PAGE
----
Let us consider a simple example of a laser field refelected from a mirror 100m away then back towards the laser. We add some power detectors to look at the DC and AC state of the optical fields.

import finesse
finesse.init_plotting()

model = finesse.Model()
model.parse("""
l l1 P=1
s s1 l1.p1 m1.p1 L=100
m m1 R=1 T=0

fsig(1) # model 1Hz oscillations

pd P_DC l1.p1.i          # a power detector looking at the DC power
pd1 P_AC l1.p1.i f=fsig # a power detector looking at the fsig frequency fluctuations|
""")
sol = model.run()
sol['P_DC'], sol['P_AC']

(np.float64(1.0000000000000002), np.complex128(0j))


We see that we measure 1W of DC power, and 0W of AC fluctuations. To inject a signal we need to use the signal_generator (sgen for short) component and connect it to some electrical or mechanical node. As we are measuring optical power we can modulate the laser amplitude:

model = finesse.Model()
model.parse("""
l l1 P=1
s s1 l1.p1 m1.p1 L=100
m m1 R=1 T=0

fsig(1) # model 1Hz oscillations
sgen sig l1.amp # inject a signal to modulate the laser amplitude

pd P_DC l1.p1.i          # a power detector looking at the DC power
pd1 P_AC l1.p1.i f=fsig # a power detector looking at the fsig frequency fluctuations|
""")
sol = model.run()
sol['P_DC'], sol['P_AC']

(np.float64(1.0000000000000002),
np.complex128(1.9999999999824303-8.38338008778218e-06j))


Now we see that the DC state is not affected, signals do not change carrier fields or the DC state of the simulation. But we do see that the AC detector is measuring a complex value which absolute value of 1 and a small phase component. So what is this complex value? It is a single point of a transfer function, it tells us the relationship between a 1Hz oscillation applied at the laser amplitude input relative to the optical power fluctuation at the power detector. 1V applied at the laser amplitude node gives 1W of power fluctuation. Therefore our transfer function has units of W/V.

The absolute value tells us how much signal is generated, 1W/V, nothing particularly exciting, but all we are doing is reflecting the laser from the mirror. If the mirror was not a perfect reflector we see we get a small transfer function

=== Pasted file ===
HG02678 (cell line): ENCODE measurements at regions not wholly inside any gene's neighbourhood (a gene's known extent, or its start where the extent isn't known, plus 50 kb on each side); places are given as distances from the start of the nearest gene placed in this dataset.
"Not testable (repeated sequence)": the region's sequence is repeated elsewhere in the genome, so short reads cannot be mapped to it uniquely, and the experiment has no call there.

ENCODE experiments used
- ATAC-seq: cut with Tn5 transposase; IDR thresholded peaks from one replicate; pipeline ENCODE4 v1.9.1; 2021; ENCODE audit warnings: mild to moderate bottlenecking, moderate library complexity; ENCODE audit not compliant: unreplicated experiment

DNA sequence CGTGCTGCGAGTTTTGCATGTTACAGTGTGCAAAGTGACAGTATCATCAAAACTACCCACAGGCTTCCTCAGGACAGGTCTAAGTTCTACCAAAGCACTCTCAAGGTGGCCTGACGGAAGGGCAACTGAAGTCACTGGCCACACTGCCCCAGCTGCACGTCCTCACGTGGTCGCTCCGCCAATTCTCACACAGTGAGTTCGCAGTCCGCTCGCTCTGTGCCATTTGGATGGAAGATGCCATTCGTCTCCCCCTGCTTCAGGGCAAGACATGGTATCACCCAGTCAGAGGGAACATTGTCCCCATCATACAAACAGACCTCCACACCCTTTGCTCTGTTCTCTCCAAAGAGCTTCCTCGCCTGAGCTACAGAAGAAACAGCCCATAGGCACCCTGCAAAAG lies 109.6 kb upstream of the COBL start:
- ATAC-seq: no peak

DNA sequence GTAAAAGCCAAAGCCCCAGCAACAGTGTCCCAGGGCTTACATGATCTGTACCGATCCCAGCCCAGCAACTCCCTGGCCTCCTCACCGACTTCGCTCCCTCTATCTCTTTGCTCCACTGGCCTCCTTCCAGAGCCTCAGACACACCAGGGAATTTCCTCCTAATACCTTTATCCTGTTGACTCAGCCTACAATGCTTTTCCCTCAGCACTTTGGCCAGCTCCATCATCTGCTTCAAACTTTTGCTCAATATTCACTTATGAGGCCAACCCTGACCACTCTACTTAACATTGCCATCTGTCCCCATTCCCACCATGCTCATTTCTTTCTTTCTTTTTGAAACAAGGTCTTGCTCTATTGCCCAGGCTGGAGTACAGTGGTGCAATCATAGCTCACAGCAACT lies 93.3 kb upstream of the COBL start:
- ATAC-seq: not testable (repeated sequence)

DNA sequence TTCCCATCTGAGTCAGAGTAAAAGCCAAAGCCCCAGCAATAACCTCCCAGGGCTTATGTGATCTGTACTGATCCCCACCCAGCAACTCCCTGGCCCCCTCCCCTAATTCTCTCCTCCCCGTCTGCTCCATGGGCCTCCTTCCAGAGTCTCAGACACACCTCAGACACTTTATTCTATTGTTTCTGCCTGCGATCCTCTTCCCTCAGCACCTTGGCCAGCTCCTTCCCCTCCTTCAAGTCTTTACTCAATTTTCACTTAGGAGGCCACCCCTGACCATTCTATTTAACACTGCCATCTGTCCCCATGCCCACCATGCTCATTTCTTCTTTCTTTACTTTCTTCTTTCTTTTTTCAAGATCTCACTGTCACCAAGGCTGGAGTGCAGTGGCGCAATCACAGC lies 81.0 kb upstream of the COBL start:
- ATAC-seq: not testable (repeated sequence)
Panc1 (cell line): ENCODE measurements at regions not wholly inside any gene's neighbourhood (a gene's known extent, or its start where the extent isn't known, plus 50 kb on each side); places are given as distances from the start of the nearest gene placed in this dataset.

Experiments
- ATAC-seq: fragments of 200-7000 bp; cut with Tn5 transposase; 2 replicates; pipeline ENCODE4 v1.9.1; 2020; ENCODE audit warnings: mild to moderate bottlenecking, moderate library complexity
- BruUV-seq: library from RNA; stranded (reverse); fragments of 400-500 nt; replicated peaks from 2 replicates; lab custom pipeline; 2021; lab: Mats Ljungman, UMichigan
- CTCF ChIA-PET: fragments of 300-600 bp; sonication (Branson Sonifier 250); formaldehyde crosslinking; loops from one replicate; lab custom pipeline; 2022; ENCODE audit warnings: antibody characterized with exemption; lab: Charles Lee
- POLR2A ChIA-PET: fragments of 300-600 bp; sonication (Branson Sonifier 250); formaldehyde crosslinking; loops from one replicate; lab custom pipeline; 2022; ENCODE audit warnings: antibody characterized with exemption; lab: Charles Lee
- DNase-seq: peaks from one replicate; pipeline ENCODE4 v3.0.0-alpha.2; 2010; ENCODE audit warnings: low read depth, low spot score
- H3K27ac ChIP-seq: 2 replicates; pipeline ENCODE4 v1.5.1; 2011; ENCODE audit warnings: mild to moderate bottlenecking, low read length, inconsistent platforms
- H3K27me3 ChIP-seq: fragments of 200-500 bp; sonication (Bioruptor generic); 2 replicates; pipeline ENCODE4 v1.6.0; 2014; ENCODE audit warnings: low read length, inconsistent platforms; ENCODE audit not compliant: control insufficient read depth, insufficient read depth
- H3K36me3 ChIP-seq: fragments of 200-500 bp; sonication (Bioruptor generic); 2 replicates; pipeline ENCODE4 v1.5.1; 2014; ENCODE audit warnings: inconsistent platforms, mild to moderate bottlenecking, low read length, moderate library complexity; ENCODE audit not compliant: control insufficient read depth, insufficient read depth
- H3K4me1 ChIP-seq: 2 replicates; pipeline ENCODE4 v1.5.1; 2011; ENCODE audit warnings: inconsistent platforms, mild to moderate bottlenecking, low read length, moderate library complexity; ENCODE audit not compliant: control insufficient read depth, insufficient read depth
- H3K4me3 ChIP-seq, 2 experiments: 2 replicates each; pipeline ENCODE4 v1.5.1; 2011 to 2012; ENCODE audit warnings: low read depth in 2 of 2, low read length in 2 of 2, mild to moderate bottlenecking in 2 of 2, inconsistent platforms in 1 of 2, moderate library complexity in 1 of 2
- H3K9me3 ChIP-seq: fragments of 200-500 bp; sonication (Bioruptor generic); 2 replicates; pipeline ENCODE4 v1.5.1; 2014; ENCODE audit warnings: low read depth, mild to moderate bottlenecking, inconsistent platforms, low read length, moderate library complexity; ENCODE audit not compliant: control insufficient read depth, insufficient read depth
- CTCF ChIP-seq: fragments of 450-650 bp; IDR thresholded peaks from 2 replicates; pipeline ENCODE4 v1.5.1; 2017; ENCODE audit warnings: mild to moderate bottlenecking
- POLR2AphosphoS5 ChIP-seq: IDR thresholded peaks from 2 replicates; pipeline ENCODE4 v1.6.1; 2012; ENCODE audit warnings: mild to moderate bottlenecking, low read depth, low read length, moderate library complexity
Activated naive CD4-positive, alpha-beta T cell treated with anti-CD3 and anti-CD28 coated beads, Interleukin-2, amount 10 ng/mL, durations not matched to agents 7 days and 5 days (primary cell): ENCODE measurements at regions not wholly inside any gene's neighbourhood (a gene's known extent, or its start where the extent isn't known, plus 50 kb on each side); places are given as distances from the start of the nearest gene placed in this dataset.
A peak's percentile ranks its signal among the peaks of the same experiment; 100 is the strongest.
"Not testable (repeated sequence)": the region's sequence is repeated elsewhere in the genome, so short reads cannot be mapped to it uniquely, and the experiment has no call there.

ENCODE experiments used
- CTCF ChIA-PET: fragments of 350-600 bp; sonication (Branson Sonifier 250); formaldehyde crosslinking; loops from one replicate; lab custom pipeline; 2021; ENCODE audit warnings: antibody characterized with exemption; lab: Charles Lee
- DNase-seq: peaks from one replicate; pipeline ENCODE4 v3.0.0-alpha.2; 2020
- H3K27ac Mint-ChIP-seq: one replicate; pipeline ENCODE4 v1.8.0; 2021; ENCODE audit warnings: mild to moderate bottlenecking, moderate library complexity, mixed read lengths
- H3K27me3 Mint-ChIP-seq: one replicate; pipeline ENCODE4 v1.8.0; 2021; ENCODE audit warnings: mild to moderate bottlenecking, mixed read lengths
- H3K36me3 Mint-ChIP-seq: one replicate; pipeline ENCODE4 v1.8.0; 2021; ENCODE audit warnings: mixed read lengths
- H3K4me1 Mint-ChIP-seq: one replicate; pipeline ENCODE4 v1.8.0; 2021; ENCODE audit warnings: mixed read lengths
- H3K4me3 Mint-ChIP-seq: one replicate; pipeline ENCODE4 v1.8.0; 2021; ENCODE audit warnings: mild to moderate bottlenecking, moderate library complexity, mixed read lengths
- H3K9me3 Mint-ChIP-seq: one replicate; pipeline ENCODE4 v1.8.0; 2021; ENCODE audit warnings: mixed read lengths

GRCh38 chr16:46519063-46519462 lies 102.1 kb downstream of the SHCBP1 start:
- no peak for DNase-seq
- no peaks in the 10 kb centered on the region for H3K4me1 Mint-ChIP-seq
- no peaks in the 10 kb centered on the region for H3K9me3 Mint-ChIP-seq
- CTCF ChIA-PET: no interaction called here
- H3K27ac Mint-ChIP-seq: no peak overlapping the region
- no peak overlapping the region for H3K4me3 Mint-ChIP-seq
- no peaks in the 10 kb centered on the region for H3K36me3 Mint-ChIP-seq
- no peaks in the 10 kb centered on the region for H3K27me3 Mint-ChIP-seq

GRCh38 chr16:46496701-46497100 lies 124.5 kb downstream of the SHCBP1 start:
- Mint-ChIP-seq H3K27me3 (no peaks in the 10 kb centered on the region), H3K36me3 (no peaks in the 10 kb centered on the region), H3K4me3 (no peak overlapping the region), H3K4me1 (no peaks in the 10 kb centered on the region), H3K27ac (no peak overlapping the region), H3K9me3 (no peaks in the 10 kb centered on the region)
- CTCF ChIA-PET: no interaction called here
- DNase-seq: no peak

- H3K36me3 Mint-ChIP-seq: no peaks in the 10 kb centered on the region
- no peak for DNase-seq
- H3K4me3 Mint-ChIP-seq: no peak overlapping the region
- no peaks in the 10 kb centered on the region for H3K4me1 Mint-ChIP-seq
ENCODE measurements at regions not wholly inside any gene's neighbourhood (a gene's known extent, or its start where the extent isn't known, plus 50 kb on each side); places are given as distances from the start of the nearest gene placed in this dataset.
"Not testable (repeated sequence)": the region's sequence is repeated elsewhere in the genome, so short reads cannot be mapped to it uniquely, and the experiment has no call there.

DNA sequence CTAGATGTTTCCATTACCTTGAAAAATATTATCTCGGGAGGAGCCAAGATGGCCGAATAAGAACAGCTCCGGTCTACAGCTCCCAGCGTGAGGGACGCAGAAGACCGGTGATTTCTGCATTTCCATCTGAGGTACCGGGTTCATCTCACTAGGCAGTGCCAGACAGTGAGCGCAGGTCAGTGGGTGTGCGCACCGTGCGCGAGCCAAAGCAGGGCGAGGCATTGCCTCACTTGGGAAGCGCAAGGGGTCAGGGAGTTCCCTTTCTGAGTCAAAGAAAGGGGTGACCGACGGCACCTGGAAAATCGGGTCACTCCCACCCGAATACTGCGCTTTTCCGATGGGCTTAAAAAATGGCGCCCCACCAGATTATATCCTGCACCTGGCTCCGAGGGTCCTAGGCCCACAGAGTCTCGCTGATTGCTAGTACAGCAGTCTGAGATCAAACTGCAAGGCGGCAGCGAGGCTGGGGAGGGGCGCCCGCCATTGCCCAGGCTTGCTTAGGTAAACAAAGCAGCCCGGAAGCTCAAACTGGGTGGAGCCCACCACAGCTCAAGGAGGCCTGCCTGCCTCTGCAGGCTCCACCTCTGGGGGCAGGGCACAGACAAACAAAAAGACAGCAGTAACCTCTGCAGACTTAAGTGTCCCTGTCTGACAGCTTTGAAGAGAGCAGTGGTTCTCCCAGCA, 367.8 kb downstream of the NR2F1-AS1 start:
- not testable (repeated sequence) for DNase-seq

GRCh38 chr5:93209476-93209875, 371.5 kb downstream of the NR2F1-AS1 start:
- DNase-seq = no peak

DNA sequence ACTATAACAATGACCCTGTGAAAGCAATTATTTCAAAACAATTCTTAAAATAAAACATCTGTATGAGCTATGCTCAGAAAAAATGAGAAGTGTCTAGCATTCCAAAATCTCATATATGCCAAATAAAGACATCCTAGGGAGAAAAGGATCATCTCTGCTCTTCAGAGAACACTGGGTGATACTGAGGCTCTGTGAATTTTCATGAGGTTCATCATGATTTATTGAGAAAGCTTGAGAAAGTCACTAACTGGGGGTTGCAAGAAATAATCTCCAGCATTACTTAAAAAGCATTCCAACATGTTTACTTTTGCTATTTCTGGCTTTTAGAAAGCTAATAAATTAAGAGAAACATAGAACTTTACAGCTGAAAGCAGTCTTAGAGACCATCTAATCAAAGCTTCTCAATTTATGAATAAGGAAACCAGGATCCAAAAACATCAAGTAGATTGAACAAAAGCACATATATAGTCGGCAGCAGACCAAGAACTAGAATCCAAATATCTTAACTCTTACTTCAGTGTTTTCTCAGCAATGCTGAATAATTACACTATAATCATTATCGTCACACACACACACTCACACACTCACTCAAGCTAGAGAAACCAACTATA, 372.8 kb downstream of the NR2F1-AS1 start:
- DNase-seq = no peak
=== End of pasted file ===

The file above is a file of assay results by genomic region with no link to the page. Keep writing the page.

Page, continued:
model.m1.set_RTL(R=0.5, T=0.5)
sol = model.run()
sol['P_AC']

np.complex128(0.9999999999912152-4.19169004389109e-06j)


This phase component is from the time delay taken by injecting the signal at the laser and it propagating to the mirror and back to the detectors. If we make it longer we can see we accumulate more delay

model.m1.set_RTL(R=1, T=0)
model.spaces.s1.L = 10e6
sol = model.run()
sol['P_AC']

np.complex128(1.8268549443022806-0.8140030789120597j)


The process described above is the same for any model, no matter how complicated. If you introduce more signal generators they will all be coherently injected! If you want to model multiple signal injections with this manual method you’ll need to switch off certain signal generators and switch on others then recompute the transfer functions.

If you want to compute a plot we can simply sweep the signal frequency. From this we can see that the amplitude remains constant, but there is an evolving phase delay with frequency.

model.parse("xaxis(fsig, log, 1, 100, 1000)")
sol = model.run()
sol.plot('P_AC');


We can also apply some electronic filters to shape our inputs if required. For example, take a Mephisto NPRO laser, the curent drive modulation has a 5kHz bandwidth on it. Below we can quickly add this in with a 5kHz lowpass Butteworth filter and then excite the input to that instead.

model = finesse.Model()
model.parse("""
l l1 P=1
s s1 l1.p1 m1.p1 L=10k
m m1 R=1 T=0

fsig(1) # model 1Hz oscillations

# 5kHz bandwidth with a butter filter
butter current_drive 1 lowpass 5k